Common Women Prostitution and Sexuality in Medieval England
Edition: 1998 (Reprint)
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Description: "Commom women" in medieval England were prostitutes, whose distinguishingfeature was not that they took money for sex but that they belonged to all menin common. Common Women: Prostitution and Sexuality in Medieval England tellsthe stories of these women's lives: their entrance into the trade because ofpoor job and marriage prospects or because of seduction or rape; theirexperiences as streetwalkers, brothel workers or the medieval equivalent of callgirls; their customers, from poor apprentices to priests to wealthy foreignmerchants; and their relations with those among whom they lived.Common Women crosses the boundary from social to cultural history by asking notonly about the experiences of prostitutes but also about the meaning ofprostitution in medieval culture. The teachings of the church attributed bothlust and greed, in generous measure, to women as a group. Stories of repentantwhores were popular among medieval preachers and writers because prostituteswere the epitome of feminine sin.Through a sensitive use of a wide variety of imaginative and didactic texts,Ruth Karras shows that while prostitutes as individuals were marginalized withinmedieval culture, prostitution as an institution was central to the medievalunderstanding of what it meant to be a woman. This important work will be ofinterest to scholars and students of history, women's studies, and the historyof sexuality.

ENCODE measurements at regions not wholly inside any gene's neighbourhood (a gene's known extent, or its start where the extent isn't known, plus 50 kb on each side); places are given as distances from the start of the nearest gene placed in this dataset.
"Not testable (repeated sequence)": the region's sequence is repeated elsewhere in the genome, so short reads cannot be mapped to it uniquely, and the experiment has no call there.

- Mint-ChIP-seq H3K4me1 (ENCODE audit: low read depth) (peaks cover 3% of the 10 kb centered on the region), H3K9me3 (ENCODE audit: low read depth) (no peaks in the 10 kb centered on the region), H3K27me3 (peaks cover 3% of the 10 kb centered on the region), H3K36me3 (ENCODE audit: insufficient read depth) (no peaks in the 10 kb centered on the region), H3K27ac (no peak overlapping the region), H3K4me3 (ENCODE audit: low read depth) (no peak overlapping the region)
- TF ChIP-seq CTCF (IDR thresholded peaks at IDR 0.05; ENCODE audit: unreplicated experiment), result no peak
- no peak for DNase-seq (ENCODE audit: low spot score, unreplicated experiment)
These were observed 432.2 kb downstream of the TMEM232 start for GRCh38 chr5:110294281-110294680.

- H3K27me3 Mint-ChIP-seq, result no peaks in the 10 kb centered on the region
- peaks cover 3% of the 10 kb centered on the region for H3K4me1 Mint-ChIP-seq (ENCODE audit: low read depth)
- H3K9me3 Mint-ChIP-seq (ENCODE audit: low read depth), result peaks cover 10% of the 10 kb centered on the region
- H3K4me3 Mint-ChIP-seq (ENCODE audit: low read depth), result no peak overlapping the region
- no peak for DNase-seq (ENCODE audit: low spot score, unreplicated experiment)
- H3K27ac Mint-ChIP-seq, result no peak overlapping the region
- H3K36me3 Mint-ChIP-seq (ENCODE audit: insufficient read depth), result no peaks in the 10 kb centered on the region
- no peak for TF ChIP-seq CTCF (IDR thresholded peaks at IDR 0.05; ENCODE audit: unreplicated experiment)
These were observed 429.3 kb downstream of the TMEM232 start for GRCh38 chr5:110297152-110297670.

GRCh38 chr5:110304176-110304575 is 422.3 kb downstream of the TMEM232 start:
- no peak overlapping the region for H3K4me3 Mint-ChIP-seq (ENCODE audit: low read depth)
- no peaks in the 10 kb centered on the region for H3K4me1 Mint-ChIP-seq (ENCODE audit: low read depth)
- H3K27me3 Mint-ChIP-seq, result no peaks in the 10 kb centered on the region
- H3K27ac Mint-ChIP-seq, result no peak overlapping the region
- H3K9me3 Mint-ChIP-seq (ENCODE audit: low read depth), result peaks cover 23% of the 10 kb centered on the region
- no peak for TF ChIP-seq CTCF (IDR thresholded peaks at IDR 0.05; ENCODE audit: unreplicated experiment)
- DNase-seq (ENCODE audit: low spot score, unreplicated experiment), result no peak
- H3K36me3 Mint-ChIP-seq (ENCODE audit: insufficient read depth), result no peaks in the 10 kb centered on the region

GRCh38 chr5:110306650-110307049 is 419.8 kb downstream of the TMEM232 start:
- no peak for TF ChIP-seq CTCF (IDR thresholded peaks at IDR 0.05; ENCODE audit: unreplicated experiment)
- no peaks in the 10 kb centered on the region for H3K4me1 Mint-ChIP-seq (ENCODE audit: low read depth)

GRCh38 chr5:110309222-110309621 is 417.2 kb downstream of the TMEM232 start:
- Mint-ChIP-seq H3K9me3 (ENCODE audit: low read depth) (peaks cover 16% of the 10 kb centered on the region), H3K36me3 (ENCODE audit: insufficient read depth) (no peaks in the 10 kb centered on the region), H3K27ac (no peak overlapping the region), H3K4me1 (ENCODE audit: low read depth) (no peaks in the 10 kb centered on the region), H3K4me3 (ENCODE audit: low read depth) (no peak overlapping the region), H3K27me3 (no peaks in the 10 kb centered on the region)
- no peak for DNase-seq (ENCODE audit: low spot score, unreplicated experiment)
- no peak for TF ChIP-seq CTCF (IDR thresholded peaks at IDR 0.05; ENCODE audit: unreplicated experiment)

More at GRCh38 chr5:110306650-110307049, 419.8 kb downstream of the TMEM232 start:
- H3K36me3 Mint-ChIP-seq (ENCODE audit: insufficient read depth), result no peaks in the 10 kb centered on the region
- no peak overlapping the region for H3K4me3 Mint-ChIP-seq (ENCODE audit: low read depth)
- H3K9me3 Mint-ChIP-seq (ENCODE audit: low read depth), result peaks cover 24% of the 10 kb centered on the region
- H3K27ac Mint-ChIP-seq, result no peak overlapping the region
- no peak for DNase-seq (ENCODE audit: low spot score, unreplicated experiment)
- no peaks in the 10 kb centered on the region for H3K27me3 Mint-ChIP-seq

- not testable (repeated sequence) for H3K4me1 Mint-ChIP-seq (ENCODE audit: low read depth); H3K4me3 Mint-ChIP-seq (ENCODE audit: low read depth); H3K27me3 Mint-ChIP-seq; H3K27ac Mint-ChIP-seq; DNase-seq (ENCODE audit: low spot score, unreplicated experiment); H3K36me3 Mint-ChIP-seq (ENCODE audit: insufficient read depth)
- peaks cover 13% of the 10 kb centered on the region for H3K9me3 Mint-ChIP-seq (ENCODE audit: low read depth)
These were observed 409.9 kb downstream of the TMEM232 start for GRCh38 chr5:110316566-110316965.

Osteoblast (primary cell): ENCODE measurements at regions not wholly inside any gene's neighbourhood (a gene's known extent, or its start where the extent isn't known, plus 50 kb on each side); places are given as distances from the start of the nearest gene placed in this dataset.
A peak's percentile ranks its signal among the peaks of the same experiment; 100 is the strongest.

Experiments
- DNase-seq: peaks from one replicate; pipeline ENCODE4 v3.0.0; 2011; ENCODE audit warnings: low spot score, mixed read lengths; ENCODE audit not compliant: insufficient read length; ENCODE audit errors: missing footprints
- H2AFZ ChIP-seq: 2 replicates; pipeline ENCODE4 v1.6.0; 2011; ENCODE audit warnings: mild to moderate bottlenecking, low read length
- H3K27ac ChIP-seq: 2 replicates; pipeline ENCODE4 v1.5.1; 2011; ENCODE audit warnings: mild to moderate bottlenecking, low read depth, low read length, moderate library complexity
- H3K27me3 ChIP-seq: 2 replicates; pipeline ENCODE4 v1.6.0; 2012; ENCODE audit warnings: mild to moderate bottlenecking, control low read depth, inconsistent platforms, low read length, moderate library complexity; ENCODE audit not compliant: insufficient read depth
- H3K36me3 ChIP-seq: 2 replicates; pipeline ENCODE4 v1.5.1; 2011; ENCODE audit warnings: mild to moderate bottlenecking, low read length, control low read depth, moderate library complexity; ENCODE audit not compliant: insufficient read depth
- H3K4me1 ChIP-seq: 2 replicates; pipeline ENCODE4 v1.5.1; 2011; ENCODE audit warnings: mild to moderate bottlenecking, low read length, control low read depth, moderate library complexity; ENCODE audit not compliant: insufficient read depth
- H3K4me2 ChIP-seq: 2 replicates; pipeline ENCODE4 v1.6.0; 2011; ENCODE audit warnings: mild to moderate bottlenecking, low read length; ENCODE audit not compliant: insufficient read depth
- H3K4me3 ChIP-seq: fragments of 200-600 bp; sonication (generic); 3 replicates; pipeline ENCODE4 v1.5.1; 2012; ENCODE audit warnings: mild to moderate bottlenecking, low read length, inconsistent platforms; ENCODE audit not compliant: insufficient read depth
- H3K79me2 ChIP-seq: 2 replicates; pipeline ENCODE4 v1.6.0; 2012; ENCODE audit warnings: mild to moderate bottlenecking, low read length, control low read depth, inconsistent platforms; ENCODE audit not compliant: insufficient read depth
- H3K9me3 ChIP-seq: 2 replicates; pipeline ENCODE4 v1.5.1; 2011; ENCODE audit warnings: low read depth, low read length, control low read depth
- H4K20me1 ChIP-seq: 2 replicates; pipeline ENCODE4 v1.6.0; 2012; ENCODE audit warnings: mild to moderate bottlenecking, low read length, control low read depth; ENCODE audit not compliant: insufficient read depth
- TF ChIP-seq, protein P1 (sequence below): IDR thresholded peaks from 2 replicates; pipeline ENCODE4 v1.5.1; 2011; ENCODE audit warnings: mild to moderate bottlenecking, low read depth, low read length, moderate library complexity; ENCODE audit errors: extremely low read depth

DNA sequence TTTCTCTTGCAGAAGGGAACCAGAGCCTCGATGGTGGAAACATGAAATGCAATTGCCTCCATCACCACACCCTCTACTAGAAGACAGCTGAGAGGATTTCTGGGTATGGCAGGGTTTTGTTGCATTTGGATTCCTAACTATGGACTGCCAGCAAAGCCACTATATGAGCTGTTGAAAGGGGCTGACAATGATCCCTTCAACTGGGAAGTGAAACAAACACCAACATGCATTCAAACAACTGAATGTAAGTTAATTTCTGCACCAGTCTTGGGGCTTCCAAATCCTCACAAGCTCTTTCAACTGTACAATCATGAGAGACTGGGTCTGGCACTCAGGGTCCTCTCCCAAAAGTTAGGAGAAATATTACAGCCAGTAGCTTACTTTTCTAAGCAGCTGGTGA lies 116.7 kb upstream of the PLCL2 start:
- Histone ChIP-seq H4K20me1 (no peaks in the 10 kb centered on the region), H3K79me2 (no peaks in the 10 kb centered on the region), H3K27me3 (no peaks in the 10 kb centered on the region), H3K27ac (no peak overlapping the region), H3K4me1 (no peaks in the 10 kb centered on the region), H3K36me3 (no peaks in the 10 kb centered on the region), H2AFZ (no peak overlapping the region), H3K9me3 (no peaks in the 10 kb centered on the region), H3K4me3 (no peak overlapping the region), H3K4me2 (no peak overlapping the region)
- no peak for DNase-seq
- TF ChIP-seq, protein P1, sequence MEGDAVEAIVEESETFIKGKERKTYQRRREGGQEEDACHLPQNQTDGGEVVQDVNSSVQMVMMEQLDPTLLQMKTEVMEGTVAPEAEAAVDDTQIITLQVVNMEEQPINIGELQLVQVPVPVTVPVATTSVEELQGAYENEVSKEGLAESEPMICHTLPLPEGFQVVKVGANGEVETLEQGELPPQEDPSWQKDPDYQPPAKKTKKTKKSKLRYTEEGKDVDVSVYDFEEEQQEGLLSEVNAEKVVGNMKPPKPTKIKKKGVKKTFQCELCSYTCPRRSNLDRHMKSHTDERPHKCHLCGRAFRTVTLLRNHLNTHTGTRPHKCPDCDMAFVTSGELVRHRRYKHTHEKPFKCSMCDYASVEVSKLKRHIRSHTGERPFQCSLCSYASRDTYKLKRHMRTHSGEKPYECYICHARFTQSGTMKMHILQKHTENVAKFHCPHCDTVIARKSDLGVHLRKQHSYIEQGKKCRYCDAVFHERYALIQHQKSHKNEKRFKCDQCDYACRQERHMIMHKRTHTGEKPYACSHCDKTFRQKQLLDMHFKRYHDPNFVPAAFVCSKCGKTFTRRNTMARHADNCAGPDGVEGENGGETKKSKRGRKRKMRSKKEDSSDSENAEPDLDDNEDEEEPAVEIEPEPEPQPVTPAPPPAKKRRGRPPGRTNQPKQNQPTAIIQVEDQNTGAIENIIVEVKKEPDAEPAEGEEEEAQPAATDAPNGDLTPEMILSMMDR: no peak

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All the information you need in one place! Each Study Brief is a summary of one specific subject; facts, figures, and explanations to help you learn faster.
List price: $59.00
Copyright year: 1998
Publisher: Oxford University Press, Incorporated
Publication date: 4/23/1998
Size: 6.00" wide x 9.50" long x 0.50" tall
|Introduction: Common Women, Prostitutes, and Whores|
|Prostitution and the Law|
|Brothels, Licit and Illicit|
|Becoming a Prostitute|
|The Sex Trade in Practice|
|Marriage, Sexuality, and Marginality|
|Saints and Sinners|
|Conclusion: Sexuality, Money, and the Whore|